Astronomy 101

By:Elizabeth Rowe

Phases of the Moon

I know and can teach you all about the phases of the moon.

The first thing you need to know is that the moon orbits the Earth. There are 8 different types of phases of the moon. Four of those phases of the moon include words like waxing, waning, crescent, and gibbous. Lets talk about those words, what they mean, and what the difference is between them.

  1. The difference between waxing and waning is that waxing is when the illumination increases and waning is when the illumination decreases
  2. The difference between crescent and gibbous is that crescent is when the moon is less than 1/2 and gibbous is when the moon is more than 1/2
  3. The last part about talking about the phases of the moon is the length of a Lunar Cycle. What is a lunar cycle? A lunar cycle is another term for Metonic Cycle which is from a new moon to a new moon. The length of a lunar cycle is 29.5 days.
That is all that you have learned about the phases of the moon.
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In this section of our Astronomy 101, I am going to teach you all about Tides and different tides as well. I am going to also teach you some keys words like Neap, Spring, Diurnal, and Semidiurnal. Lets talk about the difference between those words.

  • The difference between Neap Tides and Spring Tides is that Neap Tides are weak tides, the sun and moon are perpendicular to each other, and that the sun and moon's gravity cancel each other out. Spring Tides occur when the Earth, Sun, and Moon are in a line and that they are strong tides.
  • Now lets talk about Diurnal, and Semidiurnal. The difference between diurnal and semidiurnal tides is that diurnal tides have a single high tide and a single low tide per tidal day. Semidiurnal tides have two high tides and two low tides that about have equal height each tidal day.
  • Our final lesson on Tides is the sun and moon's impact on tides. So exactly how do the sun and the moon impact tides? The moon impacts tides by the moon pulling on the ocean which then creates a high tide and on the bottom another high tide is created because the Earth itself is pulled towards the moon even though it is farthest from the moon. The sun impacts tides by when the moon and the sun are in line,the sun enhances the moon's gravitational pull creating higher tides than normal which are called Spring Tides.
That is all about tides that you need to know:)
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There are different kinds of eclipses, but are really cool at the same time. I am going to tell you about the two different kinds of eclipses, and the difference between them. You are also going to learn the two different shadows.

  • The two different kinds of eclipses are lunar and solar eclipse. The difference between them is that a lunar eclipse occurs when there is a full moon, and is when the moon passes behind the Earth such that the Earth blocks out the sunlight and cast its shadow over the moon. A solar eclipse occurs when there is a new moon and the moon moves across the disc of the sun and cast its shadow across the face of the Earth.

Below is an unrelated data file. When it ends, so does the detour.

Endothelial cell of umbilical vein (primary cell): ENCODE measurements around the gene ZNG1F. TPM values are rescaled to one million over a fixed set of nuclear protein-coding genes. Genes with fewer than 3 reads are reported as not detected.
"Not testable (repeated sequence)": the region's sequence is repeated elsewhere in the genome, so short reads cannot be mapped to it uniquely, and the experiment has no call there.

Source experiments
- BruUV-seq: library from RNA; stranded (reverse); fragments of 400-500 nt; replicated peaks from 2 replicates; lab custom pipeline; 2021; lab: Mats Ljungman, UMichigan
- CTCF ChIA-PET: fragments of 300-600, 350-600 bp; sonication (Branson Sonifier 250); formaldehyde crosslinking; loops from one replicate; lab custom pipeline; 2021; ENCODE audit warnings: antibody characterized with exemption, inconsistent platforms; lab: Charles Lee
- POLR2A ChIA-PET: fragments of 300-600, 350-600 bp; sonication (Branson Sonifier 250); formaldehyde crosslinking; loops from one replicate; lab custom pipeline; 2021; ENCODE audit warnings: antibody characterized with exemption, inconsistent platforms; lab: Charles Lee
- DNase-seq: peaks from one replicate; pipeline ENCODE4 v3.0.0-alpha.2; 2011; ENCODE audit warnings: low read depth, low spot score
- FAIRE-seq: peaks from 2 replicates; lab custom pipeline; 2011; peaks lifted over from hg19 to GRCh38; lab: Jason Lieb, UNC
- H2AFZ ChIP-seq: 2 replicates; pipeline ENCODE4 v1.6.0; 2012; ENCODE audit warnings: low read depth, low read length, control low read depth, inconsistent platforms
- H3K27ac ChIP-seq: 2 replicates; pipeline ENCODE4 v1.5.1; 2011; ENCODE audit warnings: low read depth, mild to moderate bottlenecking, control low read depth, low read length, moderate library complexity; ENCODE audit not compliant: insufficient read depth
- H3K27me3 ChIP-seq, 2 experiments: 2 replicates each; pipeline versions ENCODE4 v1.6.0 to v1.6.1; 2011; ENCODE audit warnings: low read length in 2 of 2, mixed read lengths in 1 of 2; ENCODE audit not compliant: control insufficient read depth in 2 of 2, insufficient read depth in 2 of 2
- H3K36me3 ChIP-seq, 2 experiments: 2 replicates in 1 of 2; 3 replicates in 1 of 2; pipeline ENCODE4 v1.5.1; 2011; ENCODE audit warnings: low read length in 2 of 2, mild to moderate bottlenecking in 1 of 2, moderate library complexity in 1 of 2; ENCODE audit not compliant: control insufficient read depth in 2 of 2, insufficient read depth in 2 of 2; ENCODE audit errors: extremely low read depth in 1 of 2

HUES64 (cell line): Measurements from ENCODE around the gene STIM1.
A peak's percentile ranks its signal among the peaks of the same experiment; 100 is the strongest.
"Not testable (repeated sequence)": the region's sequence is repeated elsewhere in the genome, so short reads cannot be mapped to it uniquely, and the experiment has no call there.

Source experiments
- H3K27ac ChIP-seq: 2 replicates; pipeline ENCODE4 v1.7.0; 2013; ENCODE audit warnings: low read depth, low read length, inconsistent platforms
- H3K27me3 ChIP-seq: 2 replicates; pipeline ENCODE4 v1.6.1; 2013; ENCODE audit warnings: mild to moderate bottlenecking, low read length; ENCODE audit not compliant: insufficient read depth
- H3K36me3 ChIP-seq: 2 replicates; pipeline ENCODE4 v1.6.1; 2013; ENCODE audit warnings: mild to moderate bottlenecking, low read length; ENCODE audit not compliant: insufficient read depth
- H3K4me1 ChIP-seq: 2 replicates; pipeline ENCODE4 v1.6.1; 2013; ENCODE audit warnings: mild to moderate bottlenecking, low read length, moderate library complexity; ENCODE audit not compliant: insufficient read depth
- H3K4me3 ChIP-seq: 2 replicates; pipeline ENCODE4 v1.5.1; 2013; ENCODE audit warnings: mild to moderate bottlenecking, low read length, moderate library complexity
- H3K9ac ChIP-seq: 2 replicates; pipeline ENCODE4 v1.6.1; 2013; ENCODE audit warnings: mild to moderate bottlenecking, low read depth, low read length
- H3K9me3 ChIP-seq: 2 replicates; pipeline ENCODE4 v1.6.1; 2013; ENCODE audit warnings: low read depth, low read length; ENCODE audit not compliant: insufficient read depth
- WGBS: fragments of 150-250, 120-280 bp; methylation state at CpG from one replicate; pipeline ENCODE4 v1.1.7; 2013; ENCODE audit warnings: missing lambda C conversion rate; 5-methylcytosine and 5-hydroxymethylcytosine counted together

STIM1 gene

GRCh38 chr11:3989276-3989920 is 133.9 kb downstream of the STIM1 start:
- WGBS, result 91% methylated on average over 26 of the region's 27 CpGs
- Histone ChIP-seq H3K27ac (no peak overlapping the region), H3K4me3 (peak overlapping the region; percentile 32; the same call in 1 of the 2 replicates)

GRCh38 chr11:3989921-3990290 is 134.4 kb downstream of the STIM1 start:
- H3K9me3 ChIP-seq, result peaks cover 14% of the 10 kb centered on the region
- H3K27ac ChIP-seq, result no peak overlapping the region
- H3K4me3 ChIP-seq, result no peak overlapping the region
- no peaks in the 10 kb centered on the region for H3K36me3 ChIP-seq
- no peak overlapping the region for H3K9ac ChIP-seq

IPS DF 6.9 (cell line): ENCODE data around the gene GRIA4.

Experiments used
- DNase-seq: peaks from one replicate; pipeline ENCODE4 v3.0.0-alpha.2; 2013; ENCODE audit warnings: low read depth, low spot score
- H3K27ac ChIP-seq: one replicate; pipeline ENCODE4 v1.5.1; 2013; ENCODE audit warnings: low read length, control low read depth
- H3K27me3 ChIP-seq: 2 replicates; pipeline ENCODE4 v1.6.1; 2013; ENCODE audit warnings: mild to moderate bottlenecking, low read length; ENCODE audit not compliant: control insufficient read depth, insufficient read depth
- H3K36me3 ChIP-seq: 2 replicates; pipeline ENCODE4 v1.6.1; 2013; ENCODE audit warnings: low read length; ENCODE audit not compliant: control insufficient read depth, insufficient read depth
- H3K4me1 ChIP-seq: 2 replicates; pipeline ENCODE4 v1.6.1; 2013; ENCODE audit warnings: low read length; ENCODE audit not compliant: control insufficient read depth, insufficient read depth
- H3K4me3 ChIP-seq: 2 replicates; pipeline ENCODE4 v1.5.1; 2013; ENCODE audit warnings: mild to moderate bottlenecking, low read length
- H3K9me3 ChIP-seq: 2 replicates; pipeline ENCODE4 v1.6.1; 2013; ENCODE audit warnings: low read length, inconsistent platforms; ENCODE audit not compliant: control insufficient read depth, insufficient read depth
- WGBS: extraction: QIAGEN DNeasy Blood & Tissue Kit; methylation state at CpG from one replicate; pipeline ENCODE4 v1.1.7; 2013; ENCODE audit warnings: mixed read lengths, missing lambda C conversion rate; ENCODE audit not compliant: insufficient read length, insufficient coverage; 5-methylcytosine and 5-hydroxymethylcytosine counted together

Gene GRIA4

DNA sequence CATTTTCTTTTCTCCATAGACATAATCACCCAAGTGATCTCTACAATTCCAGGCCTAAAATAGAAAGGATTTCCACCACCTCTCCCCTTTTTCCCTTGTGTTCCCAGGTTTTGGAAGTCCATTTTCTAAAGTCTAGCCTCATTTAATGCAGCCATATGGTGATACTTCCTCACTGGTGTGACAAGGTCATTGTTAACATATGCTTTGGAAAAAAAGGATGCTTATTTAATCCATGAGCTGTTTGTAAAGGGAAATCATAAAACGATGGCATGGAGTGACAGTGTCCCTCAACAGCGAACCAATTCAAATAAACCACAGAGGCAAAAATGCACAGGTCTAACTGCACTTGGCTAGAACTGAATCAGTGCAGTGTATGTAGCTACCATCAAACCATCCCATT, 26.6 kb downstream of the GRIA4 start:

• Lets talk about the shadows of the lunar and solar eclipse. A total solar eclipse occurs when the Earth is in the umbra and when the Earth is in the penumbra it is a partial eclipse. A total lunar eclipse occurs when the entire moon passes through the umbra, and when the moon passes through the penumbra it is a partial eclipse.
Well, now you have learned the two kinds of eclipses and their shadows:)
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The last and final topic about learning astronomy 101 is seasons. Let's talk about the reasons for seasons.

  • Let's talk about the rotation. Earth rotates on its axis. Did you know that one full day is one rotation of the Earth? Day on Earth is when our part of the Earth is facing the sun, and night on the Earth is when our side of the Earth is facing away from the sun. The revolution of the Earth is when the Earth orbits the sun. Did you know it takes the Earth 365 days to revolve around the sun?!
  • Now let's talk about the tilt of the Earth on its axis. The tilt of the Earth's axis is 23.5 degrees. That is why we have seasons!
  • Why is a year a year? Well, let's find out. The reason a year is a year is because when the Earth takes 365 days to revolve around the sun once, that is a year.
  • The last and final thing we are going to talk about season is the Northern Hemisphere, the Southern Hemisphere, and the equator. The difference between the northern and southern hemispheres is that when it is summer time in the northern hemisphere, it is winter time in the southern hemisphere. When it is winter time in the northern hemisphere, it's summer in the southern hemisphere. It is the same with fall and spring. The difference between the northern and the southern hemispheres and the equator is that sunlight strikes the Earth most directly at the equator. Both day and night last 12 hours at all latitudes. This only happens twice a year.
That is the end of learning about seasons!
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